- Change their work arrangements to match those of the Japanese transplant factories. No prizes for guessing this. Virgin Mason and a few others have already significantly reduced all of their costs by introducing Japanese-style quality innovation process. Under current payment schemes that was a crazy thing to do. But in this scenario those hospitals and physician groups that survive would not get the choice. If the accountable health care organization, or medical home ever gets off the ground, the customary relationship of referrals from PCP to specialist and from specialist to hospital will change remarkably.
Close many factories and lay-off many employees. If you replace the word “factories” with the words imaging center, hospitals and clinics, you’re getting the picture.
Change their present and future product mix. From inpatient care and intensive procedures to prevention and primary care, with extreme makeovers in terms of chronic care process management.
Reeducate the buying public as to what to expect from a car. This may be one of the hardest parts of all. The American public regards $4 a gallon gasoline as a pestilence sent to punish them. Similarly, the move to reduce inappropriate health technology use, overhauling end of life care, and changing how people approach their health, is fraught with political peril. But the need is the same, and at some point we’re all going to have to realize that the consequences of our orgy of medical care overuse are dreadful.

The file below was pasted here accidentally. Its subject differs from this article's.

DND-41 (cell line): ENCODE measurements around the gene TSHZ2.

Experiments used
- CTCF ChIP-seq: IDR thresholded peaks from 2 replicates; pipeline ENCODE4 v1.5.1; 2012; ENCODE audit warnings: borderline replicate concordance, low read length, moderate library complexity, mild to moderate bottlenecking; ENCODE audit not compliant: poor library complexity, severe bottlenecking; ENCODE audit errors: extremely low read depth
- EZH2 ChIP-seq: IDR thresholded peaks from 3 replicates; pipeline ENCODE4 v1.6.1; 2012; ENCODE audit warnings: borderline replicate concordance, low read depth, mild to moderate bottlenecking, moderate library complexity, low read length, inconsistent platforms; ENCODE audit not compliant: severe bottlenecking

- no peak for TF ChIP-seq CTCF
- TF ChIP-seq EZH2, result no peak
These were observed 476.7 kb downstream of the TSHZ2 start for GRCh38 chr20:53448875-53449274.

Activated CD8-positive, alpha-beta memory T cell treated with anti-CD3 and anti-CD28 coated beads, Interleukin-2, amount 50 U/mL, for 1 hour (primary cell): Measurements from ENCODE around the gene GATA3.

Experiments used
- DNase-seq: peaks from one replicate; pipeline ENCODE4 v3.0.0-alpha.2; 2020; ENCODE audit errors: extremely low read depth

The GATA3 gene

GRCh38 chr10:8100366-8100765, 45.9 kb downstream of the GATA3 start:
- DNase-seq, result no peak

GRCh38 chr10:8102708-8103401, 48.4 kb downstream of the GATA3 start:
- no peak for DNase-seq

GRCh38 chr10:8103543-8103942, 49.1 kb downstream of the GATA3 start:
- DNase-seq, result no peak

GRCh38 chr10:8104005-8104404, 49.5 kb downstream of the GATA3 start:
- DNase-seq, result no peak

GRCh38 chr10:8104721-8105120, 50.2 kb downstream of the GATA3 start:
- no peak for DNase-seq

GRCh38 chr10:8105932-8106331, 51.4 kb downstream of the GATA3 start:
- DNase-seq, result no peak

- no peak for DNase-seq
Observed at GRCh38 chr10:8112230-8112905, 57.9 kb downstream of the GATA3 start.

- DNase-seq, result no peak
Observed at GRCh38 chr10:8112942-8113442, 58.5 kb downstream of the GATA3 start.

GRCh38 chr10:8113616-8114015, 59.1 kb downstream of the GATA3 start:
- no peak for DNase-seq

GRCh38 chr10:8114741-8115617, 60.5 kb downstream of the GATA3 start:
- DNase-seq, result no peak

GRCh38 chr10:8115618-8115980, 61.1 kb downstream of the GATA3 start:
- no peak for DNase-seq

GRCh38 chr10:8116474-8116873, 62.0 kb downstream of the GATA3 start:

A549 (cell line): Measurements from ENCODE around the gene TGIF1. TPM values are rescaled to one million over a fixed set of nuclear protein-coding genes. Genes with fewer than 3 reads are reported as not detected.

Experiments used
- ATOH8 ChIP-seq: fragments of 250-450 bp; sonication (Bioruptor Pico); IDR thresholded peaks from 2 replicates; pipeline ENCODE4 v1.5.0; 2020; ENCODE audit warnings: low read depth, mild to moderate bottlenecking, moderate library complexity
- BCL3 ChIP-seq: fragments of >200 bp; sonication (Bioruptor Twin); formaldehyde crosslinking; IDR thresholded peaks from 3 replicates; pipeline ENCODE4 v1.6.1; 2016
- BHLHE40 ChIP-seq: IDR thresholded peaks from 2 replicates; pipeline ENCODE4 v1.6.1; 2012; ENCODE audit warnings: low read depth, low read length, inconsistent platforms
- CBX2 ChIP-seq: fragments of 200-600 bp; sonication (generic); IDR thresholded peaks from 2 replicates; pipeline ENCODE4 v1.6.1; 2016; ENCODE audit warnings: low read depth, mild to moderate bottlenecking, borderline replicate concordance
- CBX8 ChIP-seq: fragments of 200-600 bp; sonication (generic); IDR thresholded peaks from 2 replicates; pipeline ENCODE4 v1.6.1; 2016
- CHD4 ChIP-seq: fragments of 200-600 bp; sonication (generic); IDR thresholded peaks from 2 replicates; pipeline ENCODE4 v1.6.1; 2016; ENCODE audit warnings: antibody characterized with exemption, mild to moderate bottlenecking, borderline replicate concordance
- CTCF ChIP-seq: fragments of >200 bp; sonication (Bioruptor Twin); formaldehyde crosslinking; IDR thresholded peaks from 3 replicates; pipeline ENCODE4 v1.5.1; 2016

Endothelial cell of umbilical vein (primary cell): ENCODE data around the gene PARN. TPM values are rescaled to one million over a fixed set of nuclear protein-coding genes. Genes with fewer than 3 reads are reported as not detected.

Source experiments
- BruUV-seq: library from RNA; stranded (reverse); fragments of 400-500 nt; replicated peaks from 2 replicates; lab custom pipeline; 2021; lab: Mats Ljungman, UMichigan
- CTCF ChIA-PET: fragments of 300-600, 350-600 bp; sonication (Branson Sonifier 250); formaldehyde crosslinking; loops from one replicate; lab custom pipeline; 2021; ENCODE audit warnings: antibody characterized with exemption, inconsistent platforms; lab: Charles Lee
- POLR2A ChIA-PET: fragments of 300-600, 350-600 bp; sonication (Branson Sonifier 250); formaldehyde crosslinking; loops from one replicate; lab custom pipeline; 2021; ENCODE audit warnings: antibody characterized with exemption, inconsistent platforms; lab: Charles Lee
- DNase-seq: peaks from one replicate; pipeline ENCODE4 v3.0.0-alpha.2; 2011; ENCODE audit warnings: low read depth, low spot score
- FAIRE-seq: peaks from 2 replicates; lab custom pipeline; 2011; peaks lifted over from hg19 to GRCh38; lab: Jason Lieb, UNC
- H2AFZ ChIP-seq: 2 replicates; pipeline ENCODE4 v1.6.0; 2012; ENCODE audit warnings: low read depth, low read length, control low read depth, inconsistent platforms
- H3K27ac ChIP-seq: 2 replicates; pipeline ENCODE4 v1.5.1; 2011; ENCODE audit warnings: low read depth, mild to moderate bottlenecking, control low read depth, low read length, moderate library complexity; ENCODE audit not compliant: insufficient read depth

Any restructuring like this will cause extreme pain. In addition, we need to make sure that the reduction in health care spending is balanced by a comparative increase in wages, or other spending. In other words, we can’t suck 3–4% out of local economies without adding it back in.
But in the end, like the auto restructuring, we desperately need this health care restructuring. And what’s now necessary for GM will end up being a good thing for both the nation’s health care system and the nation.
This doesn’t mean it will happen, or at least not soon. But one way or another, the health care system needs to share Detroit’s fate.
Coda: Mike Cassidy, San Jose Mercury News Columnist wrote a not dissimilar piece piece on Saturday which I saw on Sunday. I’d started this piece last week, so this is a case of great (?) minds thinking alike—not plagiarism, honest!